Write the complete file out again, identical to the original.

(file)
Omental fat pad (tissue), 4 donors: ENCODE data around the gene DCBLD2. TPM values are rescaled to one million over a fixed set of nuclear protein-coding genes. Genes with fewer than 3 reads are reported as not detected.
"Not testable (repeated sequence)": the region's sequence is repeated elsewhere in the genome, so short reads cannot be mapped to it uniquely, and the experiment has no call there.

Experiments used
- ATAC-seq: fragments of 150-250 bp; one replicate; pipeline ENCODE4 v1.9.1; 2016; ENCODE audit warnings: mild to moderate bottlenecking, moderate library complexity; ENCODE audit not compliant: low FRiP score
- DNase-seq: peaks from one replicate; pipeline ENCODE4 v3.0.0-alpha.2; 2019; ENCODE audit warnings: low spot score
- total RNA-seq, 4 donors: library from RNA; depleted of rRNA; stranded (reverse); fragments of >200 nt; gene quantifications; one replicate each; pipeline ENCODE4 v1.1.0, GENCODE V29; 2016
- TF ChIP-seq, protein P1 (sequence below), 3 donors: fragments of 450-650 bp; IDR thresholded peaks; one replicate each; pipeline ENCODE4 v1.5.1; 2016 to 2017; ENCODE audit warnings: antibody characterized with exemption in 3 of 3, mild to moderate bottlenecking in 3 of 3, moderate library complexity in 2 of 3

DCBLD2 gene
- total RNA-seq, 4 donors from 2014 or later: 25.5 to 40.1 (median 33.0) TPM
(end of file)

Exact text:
Omental fat pad (tissue), 4 donors: ENCODE data around the gene DCBLD2. TPM values are rescaled to one million over a fixed set of nuclear protein-coding genes. Genes with fewer than 3 reads are reported as not detected.
"Not testable (repeated sequence)": the region's sequence is repeated elsewhere in the genome, so short reads cannot be mapped to it uniquely, and the experiment has no call there.

Experiments used
- ATAC-seq: fragments of 150-250 bp; one replicate; pipeline ENCODE4 v1.9.1; 2016; ENCODE audit warnings: mild to moderate bottlenecking, moderate library complexity; ENCODE audit not compliant: low FRiP score
- DNase-seq: peaks from one replicate; pipeline ENCODE4 v3.0.0-alpha.2; 2019; ENCODE audit warnings: low spot score
- total RNA-seq, 4 donors: library from RNA; depleted of rRNA; stranded (reverse); fragments of >200 nt; gene quantifications; one replicate each; pipeline ENCODE4 v1.1.0, GENCODE V29; 2016
- TF ChIP-seq, protein P1 (sequence below), 3 donors: fragments of 450-650 bp; IDR thresholded peaks; one replicate each; pipeline ENCODE4 v1.5.1; 2016 to 2017; ENCODE audit warnings: antibody characterized with exemption in 3 of 3, mild to moderate bottlenecking in 3 of 3, moderate library complexity in 2 of 3

DCBLD2 gene
- total RNA-seq, 4 donors from 2014 or later: 25.5 to 40.1 (median 33.0) TPM